No Girls Allowed? Uncle Cecil’s Pool Room

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No Girls Allowed? Uncle Cecil’s Pool Room

 

 

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Bill Poulin Jr. playing snooker at McCanns pool hall- Photos from the Canadian and Gazette files from the Carleton Place and Beckwith Heritage Museum—

Thank you to all that commented and sharing your memories!

Dale Costello One of the best pool players was Bill Poulin Jr. at Uncle Cecil’s

Bill Brown Shawn Gorman and Kathy Gibson in the background watching

Cristina Mullin Definitely Billy Poulon. And Kathy Gibson

Catherine Marvin- I’m thinking we were about 14 or 15 then. I think Tommy McCann let Angela Bigras and I in to play one day before the girls went in there. We were allowed all the time after that. Doug Porteous taught me to play pool. Learned how to play Boston before anything else.

Ray Paquette That must be Bill Sr’s son in the photo. I spent a lot of my youth in the pool room and that is not the Bill Poulin I remember!!! In the ’50’s Bill Poulin was considered to be the pro of the Pool Hall and there was one table set aside for money games that was played on by a select few, Bill, Garry Clifford, Wally Lawford and a few others whose names escape me…

Norma Ford This brings back some embarrassing memories. I was sent to pick up my Grandpa’s Club Chewing tobacco at the pool room. When your about 10 years old and go into a place that only men were allowed in – not good. Grandpa always gave me a nickle a trip, would do anything for him. I can’t remember who he sent when I was too old (or too embarrassed) to step foot in there, a real taboo. Very funny now and I wish I had just stepped up and played pool, would that ever have shocked all those guys. –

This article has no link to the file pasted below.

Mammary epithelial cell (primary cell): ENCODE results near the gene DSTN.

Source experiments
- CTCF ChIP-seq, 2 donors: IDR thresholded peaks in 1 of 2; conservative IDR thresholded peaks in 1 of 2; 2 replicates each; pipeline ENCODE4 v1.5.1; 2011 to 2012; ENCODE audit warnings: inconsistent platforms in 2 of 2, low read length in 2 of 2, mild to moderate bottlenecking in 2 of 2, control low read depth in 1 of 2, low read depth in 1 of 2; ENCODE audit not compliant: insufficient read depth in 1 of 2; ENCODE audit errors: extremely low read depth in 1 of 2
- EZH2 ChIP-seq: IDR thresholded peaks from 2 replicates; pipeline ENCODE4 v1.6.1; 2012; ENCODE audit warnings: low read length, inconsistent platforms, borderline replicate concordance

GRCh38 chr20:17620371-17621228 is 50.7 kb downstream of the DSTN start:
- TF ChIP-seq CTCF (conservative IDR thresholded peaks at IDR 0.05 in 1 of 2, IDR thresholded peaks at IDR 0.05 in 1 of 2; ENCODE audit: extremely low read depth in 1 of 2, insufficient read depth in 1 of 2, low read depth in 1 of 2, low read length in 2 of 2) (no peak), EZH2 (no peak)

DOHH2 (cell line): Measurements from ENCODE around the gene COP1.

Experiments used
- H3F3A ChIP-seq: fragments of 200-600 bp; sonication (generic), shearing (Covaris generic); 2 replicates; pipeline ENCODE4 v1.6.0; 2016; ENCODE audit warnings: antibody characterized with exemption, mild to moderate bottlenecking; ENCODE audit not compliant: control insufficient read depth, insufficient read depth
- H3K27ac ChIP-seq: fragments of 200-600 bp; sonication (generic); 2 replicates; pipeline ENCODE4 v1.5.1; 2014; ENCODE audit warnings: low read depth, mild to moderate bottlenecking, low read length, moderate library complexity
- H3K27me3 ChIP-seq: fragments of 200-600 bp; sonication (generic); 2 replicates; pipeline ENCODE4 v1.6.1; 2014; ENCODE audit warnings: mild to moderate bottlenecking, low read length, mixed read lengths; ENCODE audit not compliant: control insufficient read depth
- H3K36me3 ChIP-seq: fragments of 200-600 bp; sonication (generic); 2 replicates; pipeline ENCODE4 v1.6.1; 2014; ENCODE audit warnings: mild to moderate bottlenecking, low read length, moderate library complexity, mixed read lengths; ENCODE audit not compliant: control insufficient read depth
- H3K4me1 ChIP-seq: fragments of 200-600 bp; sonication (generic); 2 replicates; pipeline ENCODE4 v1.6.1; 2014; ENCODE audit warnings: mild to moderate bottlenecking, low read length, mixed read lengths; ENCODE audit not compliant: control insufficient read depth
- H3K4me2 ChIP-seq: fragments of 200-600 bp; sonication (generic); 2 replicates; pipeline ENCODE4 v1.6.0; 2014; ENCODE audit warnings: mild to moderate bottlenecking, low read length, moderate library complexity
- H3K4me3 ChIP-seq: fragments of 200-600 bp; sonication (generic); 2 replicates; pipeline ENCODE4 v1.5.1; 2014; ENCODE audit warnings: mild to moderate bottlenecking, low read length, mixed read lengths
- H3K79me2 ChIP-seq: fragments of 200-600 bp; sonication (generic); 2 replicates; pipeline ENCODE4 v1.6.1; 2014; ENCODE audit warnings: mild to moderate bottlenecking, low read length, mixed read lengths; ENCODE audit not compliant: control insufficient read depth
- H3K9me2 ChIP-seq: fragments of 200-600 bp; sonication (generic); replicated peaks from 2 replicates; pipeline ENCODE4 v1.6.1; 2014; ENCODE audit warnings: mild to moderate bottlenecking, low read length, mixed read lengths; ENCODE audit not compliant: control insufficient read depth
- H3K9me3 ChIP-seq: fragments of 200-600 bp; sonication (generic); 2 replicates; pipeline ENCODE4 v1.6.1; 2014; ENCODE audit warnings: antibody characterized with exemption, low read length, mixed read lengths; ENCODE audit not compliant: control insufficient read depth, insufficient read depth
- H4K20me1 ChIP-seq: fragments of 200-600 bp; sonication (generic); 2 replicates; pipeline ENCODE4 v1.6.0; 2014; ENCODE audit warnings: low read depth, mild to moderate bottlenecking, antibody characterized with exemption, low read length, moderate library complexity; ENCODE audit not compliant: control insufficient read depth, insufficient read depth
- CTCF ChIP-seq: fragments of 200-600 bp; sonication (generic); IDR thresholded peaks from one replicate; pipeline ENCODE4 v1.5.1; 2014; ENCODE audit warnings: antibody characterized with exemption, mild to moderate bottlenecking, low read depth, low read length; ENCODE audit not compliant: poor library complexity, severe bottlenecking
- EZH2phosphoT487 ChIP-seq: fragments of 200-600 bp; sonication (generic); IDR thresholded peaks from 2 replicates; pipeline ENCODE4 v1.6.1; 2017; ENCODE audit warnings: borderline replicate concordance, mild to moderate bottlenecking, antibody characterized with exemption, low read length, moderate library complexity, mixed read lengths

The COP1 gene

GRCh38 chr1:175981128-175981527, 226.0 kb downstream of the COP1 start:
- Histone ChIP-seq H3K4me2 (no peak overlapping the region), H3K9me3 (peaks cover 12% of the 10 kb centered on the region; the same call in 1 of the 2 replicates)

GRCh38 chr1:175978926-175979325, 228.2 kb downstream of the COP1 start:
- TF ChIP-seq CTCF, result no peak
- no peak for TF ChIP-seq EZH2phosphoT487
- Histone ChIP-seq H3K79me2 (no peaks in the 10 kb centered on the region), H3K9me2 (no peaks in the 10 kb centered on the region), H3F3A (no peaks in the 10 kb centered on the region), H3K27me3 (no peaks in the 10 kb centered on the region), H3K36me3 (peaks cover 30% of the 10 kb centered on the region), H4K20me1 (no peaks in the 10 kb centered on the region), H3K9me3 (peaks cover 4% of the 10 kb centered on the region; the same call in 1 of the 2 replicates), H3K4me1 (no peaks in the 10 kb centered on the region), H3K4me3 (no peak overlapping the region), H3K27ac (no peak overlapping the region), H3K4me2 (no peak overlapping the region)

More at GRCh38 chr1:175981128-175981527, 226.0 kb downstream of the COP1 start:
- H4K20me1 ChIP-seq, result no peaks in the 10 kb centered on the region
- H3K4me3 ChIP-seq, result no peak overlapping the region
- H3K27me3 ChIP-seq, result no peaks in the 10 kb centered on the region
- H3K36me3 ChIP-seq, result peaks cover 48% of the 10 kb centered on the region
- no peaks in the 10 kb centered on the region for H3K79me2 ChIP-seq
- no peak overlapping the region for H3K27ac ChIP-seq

Ray Paquette- In the ’50’s Bill Poulin was was considered to be the pro of the Pool Hall and there was one table set aside for money games that was played on by a selct few, Bill, Garry Clifford, Wally Lawford and a few others whose names escape me…

Terry Latham This is Jr. Was better than Bill sr.

Baine Cornell  Bill Poulin Sr. was one of the best. I remember Bill playing an exhibition against George Chenier the reigning Canadian snooker champ at the pool room.

Bill Russell I remember when Cliff Thorburn came to the pool hall.

Keith Giffin I saw that game as well Blaine Cornell ,very good game . Allie Hastie loved to play straight pool, had a few games with him. The shirt and the vest were 2 of my favourites to play against Jim and Benny Clarke.

 

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leo bruce hempell‏ @BruceHempell posted this old photo on Twiter–
This 90’s photo is of a snowsuit pool tournament in the old Almonte Hotel. #almonteontario #poolgame#almontephoto

 

Bill Brown When ya played in Almonte pool hall – they always positioned the pink ball to the side of the red balls!! Weird

Llew Lloyd Bill Sr. was still playing when I frequented the billiard hall . I believe in my time you had to be 16 or have a note from your mother . It was a bit tense at Sunday dinner when mom saw the note she had written for the first time 

Doug B. McCarten You actually had your Mom sign a note? BAHAHAHA

Mary Lou Stafford Not exactly ..that’s why I was tense. Lol
I remember many of those hand written notes my Mom wrote LOL😂